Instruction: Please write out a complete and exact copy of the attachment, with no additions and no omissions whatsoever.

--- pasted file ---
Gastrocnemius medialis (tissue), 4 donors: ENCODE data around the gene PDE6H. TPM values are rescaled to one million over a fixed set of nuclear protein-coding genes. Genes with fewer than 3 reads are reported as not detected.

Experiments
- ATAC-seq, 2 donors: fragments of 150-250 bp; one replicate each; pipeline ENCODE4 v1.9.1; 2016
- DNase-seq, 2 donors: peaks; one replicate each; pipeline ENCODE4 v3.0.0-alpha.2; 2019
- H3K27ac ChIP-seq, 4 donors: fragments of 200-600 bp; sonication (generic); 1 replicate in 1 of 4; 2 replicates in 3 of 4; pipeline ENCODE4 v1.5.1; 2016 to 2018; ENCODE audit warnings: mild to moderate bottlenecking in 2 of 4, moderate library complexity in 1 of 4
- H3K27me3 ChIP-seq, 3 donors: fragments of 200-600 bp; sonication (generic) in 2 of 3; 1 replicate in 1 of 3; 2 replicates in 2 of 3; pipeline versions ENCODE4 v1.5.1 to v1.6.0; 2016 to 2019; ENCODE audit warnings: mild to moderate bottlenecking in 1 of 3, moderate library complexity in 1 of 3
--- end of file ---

Gastrocnemius medialis (tissue), 4 donors: ENCODE data around the gene PDE6H. TPM values are rescaled to one million over a fixed set of nuclear protein-coding genes. Genes with fewer than 3 reads are reported as not detected.

Experiments
- ATAC-seq, 2 donors: fragments of 150-250 bp; one replicate each; pipeline ENCODE4 v1.9.1; 2016
- DNase-seq, 2 donors: peaks; one replicate each; pipeline ENCODE4 v3.0.0-alpha.2; 2019
- H3K27ac ChIP-seq, 4 donors: fragments of 200-600 bp; sonication (generic); 1 replicate in 1 of 4; 2 replicates in 3 of 4; pipeline ENCODE4 v1.5.1; 2016 to 2018; ENCODE audit warnings: mild to moderate bottlenecking in 2 of 4, moderate library complexity in 1 of 4
- H3K27me3 ChIP-seq, 3 donors: fragments of 200-600 bp; sonication (generic) in 2 of 3; 1 replicate in 1 of 3; 2 replicates in 2 of 3; pipeline versions ENCODE4 v1.5.1 to v1.6.0; 2016 to 2019; ENCODE audit warnings: mild to moderate bottlenecking in 1 of 3, moderate library complexity in 1 of 3